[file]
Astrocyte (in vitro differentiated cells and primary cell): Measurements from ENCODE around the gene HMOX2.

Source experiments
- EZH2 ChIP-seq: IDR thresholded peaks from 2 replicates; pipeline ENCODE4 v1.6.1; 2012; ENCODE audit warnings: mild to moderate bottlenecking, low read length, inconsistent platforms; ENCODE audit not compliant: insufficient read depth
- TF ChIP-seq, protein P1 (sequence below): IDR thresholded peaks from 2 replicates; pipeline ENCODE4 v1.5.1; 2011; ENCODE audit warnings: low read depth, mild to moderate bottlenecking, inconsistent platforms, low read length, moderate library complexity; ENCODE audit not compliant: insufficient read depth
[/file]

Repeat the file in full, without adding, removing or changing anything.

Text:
Astrocyte (in vitro differentiated cells and primary cell): Measurements from ENCODE around the gene HMOX2.

Source experiments
- EZH2 ChIP-seq: IDR thresholded peaks from 2 replicates; pipeline ENCODE4 v1.6.1; 2012; ENCODE audit warnings: mild to moderate bottlenecking, low read length, inconsistent platforms; ENCODE audit not compliant: insufficient read depth
- TF ChIP-seq, protein P1 (sequence below): IDR thresholded peaks from 2 replicates; pipeline ENCODE4 v1.5.1; 2011; ENCODE audit warnings: low read depth, mild to moderate bottlenecking, inconsistent platforms, low read length, moderate library complexity; ENCODE audit not compliant: insufficient read depth